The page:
EU strikes free-trade deal with Japan
Brussels eyes openings for agriculture while Tokyo looks to boost car exports
Japan’s prime minister Shinzo Abe is welcomed by Belgian counterpart Charles Michel ahead of a meeting in Brussels, Belgium. Photograph: Reuters
Japan’s Prime minister Shinzo Abe with European Council president Donald Tusk (left) and EU Commission president Jean-Claude Juncker. Photograph: EPA
The EU has signed a long-awaited, landmark trade agreement with Japan phasing out current high tariffs on the dairy and beef sectors among others.
The deal, a rebuff to growing global protectionism and specifically US president Donald Trump, will slash tariffs and embrace markets representing close to one-third of world economic output.
The message from both sides was the same and clearly directed at the same target.
“We are hoisting the flag of free trade high amidst protectionist trends,” Mr Abe asserted at the joint press conference.
“There is no protection in protectionism,” EU Commission president Jean Claude Juncker said, insisting that the only way forward consisted in working together for a rules-based international trading system.
And the EU Council president warned that the “world does not need to go back 100 years in time”. To those Brexiters who said that it is easier to do global trade outside the EU, “today we show this is not true”, he said.
The “economic partnership agreement” will see tariffs tumbling over a wide range of products and a new level of business access to the EU’s sixth largest trading partner.
EU officials say that when transitional periods for some sensitive products expire the agreement will cover 99 per cent of bilateral trade.
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Japan, is the fourth richest economy in the world by GDP, with a population of 127 million, and the EU’s second biggest trading partner in Asia after China. The EU exports over €80 billion of goods and services to it every year and more than 600,000 jobs in the EU are tied to exports to Japan. Japanese companies in the EU employ more than half a million people.
The deal should remove almost all custom duties which cost EU exporters €1 billion a year, and EU officials claim it has the potential to see EU exports to Japan of processed food rising by up to 180 per cent and chemicals by over 20 per cent.
The dairy sector will be particularly affected – the deal would greatly reduce Japanese tariffs on imports of European cheese over 15 years .
Japan agreed to fully drop its tariffs on hard cheese, such as Gouda and cheddar, over 15 years. On soft cheese – such as Camembert, Brie, feta and mozzarella – there will be a tariff-rate quota of 20,000 tons, which will grow to 100,000 tons within 15 years. Inside this quota, Japan’s high tariffs will gradually drop to zero.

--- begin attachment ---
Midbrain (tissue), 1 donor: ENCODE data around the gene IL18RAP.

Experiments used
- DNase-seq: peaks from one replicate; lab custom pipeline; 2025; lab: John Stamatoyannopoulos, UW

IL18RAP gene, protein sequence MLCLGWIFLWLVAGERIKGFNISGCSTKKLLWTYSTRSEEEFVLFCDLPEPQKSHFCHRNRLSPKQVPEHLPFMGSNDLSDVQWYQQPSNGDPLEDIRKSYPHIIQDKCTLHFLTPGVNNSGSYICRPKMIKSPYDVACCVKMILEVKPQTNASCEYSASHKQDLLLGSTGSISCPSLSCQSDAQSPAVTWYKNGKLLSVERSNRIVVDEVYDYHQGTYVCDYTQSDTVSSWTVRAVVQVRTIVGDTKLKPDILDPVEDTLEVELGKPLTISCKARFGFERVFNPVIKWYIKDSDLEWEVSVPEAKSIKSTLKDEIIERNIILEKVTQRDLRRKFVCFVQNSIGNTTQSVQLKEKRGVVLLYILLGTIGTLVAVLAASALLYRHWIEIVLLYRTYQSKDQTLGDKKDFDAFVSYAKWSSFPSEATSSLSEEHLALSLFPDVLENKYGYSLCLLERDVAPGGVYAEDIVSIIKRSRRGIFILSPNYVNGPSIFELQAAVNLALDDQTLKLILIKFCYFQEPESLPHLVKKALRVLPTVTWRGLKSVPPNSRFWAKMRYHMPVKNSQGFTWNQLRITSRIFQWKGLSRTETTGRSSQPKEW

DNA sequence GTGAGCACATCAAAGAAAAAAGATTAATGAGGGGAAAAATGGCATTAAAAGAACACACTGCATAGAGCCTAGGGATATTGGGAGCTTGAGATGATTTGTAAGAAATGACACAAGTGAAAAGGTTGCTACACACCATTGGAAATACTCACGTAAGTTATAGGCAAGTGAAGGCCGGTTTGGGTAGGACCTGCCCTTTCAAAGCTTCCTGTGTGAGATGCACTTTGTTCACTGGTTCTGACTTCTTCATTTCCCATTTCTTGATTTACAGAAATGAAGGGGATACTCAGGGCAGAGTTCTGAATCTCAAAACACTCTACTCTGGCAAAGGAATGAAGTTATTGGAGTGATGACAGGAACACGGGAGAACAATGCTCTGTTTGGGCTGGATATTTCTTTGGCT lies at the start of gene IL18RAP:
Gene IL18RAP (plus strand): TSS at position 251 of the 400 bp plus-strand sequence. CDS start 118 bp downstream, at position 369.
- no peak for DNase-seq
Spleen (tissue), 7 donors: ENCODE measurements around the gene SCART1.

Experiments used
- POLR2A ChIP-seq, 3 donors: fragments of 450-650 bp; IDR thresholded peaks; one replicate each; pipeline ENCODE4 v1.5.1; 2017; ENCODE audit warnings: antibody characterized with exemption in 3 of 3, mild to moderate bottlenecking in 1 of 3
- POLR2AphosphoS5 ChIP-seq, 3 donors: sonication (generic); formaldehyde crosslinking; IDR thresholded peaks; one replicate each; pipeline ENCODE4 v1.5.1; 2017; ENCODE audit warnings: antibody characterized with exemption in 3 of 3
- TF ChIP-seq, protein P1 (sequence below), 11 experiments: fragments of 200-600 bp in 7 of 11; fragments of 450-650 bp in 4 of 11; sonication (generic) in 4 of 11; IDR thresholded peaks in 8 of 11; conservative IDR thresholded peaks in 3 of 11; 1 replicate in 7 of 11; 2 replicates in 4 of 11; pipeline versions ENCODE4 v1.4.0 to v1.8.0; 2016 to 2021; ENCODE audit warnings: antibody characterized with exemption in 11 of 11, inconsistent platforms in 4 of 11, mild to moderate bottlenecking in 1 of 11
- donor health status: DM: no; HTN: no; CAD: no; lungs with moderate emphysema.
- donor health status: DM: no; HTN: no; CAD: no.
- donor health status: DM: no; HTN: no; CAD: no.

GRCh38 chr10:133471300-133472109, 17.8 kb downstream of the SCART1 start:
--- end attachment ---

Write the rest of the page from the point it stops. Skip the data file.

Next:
Japan will reduce its 38 per cent tariff on beef imports from the EU down to 9 per cent over 15 years. Those tariff cuts are tied to a 42,000-ton quota in the first year, which will grow in the following years. On pork, the tariffs will fall even more.
There will be full market access for wine and spirit drinks – the wine access alone will save exporters about €134 million a year.
In an important concession to Europe’s farmers, the agreement will also protect 205 European geographical indications for iconic food names of gourmet products such as Roquefort cheese, Parma Ham and Irish whiskey . It also allows European producers to earn a premium for the quality of their produce.
It will allow the EU to set higher standards for product or food safety, and higher levels of protection for labour or the environment, officials insist . The deal explicitly protects the EU’s “right to regulate” in these and other areas.
The deal will lead to a complete harmonisation of automotive standards and an opening up of the car market tariff free within seven years. The EU retains the right to reimpose car tariffs if Japan does not eliminate non-tariff barriers in the sector. On some car components, duties will be reduced well before seven years.
Tokyo will open up its public procurement market, including in big- and medium-sized cities,
The negotiations which have been ongoing for four years have been accelerated in recent months in response to Donald Trump’s retreat from world trade and repudiation of the Trans Pacific Partnership deal with Asian nations and Australia.
Senior EU officials say the deal is an important response to protectionism in line with the EU’s other recent trade agreements with South Korea Canada, and Vietnam. Five years ago, the trade agreement between the EU and South Korea was put in place, they say, and since then EU exports to South Korea have increased by 55 per cent. European companies have saved €2.8 billion in scrapped or discounted customs duties.
The deal, which has yet to be finalised in detail does not yet include investor courts.
Investor-state dispute settlement (ISDS), or its equivalent, investment court system (ICS), are a system through which individual companies can sue countries for alleged discriminatory practices and has proved very controversial in some previous EU trade deals with trade unions who see the mechanisms as a threat to public service provision.
In the TTIP negotiations with the US, now on hold, the EU substantially revised its position and the Japan deal includes clauses which will allow member states to protect key services from privatisation or allow local sourcing of sensitive goods and services.
EU officials remain confident that agreement on investor courts will be achieved.
The leaders agreed to reinforce the dialogue between the EU and Japan on a range of issues from North Korea – with a strong call for new measures against it - to climate change and terrorism.